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Game predicts worrisome climate change

Discussions about whether the temperature of the earth will increase in the coming decades sparks debate among many segments of the population. No matter where one stands on the issue, a couple things are sure: humans will consume energy to survive and there will be consequences of that energy consumption.

Scientists and engineers at the Lawrence Livermore National Laboratory in Livermore, California have devised a computer game that produces various climate change scenarios based on the energy inputs of the player. Beginning with the current decade, the game asks players to select what type and how much of each energy source to use. Players can then choose to buy fossil fuels, wind, solar, nuclear and others to meet the simulated energy demands of the world's population. Players only have a limited amount of money to spend with each turn and a limited amount of time. Some fuels, like coal, are far less expensive than others, like solar. There is also a step where players spin a wheel to add another layer of unpredictability, such as an economic factor or natural disaster that will impact the outcome either in a good or bad way. Fuel needs for the planet vary between each 20-year increment.

After the player makes her decisions, the game shows the player how her choices impact the overall temperature of the earth and other possible effects on the environment. I played the game this weekend at the annual meeting of the American Association for the Advancement of Science in Washington, DC. By the year 2100, I successfully raised the temperature of the earth by nearly 4 degrees Celsius and subsequently destroyed most of the coral reefs!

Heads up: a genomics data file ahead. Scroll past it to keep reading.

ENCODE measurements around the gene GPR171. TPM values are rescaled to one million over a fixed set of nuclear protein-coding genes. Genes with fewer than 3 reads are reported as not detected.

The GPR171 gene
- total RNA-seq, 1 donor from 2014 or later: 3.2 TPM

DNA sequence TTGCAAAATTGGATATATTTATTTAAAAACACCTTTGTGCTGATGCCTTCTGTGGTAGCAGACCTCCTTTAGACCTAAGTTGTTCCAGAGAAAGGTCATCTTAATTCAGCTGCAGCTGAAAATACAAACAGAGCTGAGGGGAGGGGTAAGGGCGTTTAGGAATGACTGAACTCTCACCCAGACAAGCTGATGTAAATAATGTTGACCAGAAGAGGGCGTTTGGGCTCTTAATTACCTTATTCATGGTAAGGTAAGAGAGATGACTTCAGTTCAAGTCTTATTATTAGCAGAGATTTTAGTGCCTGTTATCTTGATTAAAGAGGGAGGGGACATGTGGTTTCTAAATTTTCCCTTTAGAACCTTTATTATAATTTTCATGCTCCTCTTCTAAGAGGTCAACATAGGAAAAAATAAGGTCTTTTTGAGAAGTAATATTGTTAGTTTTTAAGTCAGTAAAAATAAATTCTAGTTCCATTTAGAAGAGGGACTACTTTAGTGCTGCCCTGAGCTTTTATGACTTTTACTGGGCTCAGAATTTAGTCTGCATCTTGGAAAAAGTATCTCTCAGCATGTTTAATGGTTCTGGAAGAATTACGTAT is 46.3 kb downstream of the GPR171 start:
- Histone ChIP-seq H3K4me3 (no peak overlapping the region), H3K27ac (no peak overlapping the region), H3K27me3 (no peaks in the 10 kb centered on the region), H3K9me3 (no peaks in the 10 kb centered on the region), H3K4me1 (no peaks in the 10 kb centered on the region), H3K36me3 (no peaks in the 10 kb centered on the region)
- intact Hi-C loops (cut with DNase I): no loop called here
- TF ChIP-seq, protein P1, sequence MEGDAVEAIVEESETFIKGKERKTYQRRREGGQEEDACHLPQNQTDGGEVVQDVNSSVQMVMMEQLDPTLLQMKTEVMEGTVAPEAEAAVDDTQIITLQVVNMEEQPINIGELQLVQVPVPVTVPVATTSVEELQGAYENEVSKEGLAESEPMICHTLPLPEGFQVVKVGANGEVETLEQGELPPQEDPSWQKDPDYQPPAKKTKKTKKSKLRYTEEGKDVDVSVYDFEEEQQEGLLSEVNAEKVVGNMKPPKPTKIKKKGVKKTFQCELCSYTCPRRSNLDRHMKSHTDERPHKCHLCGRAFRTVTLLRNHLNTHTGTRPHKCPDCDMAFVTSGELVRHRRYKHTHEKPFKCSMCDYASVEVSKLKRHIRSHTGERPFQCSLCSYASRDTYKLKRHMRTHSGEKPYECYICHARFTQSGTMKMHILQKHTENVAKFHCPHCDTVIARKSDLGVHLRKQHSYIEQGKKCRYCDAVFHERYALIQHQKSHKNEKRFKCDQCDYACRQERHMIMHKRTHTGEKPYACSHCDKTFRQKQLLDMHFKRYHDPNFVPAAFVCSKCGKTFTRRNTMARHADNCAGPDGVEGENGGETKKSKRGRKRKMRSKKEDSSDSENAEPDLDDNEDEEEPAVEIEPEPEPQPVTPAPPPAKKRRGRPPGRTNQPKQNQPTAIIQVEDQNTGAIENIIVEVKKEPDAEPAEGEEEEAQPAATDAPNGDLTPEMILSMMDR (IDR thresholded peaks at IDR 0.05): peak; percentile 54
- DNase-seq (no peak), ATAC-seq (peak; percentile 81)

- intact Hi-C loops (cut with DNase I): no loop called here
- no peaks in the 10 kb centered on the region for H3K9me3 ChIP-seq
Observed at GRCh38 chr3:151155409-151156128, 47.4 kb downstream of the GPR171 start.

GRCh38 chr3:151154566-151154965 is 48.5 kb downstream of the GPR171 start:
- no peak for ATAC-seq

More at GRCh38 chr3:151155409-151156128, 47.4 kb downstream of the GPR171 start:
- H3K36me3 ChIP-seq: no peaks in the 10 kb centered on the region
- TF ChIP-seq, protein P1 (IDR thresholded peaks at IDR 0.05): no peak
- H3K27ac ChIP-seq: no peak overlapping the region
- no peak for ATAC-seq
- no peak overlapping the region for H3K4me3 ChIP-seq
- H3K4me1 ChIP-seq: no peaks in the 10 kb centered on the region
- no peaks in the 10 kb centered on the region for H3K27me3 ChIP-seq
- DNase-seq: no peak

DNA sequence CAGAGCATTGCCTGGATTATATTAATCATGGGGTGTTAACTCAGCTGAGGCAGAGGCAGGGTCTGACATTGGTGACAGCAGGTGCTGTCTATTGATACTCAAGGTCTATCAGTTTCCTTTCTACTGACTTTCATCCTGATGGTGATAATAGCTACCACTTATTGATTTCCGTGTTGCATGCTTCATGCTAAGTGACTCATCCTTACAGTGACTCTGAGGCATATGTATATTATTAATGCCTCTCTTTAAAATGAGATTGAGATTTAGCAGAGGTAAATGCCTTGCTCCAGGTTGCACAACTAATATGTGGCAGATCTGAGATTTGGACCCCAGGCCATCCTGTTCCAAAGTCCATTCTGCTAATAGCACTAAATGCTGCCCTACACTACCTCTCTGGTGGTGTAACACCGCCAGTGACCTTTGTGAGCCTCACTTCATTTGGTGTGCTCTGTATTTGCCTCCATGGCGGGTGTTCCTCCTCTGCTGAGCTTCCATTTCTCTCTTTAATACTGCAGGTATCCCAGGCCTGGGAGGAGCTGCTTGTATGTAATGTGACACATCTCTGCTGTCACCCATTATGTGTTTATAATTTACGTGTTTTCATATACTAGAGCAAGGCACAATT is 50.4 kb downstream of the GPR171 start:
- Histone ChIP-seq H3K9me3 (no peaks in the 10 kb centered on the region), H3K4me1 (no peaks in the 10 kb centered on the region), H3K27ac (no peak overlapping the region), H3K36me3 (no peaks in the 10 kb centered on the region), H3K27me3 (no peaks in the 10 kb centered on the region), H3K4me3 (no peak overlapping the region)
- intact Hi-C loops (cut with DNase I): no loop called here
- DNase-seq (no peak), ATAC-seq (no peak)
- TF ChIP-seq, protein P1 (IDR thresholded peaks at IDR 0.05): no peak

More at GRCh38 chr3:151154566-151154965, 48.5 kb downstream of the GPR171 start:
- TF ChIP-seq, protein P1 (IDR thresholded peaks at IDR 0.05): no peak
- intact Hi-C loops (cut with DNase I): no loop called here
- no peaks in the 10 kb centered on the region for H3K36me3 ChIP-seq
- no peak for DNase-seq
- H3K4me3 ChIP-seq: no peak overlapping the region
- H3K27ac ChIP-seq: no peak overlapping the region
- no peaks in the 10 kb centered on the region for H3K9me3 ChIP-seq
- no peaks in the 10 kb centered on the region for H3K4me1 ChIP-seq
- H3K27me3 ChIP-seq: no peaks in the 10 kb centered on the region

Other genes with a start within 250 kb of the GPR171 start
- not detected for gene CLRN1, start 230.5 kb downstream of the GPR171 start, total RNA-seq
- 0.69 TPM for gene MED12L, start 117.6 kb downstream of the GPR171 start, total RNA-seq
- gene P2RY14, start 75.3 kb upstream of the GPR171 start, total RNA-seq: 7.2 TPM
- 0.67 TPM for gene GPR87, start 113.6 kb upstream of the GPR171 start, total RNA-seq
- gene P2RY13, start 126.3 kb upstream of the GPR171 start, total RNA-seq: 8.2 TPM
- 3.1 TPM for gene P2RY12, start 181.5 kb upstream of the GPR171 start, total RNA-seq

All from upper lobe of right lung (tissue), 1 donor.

Despite my scary outcomes, I took away the lesson that the game designers are trying to drive home: that balancing the energy needs of the planet is a tricky risk/benefit proposition and that our actions do not come with out consequences. Kwei-Yu Chu, the exhibitor from LLNL who demonstrated the game to me, says an online version will be available soon at the laboratory’s website. When it becomes available, try it out and see if you can meet the world’s energy needs and still spare the planet from destruction. I am sure you will do better than I did!

The game is now available online. Try it for yourself here.

Lawrence Livermore National Laboratory

American Association for the Advancement of Science

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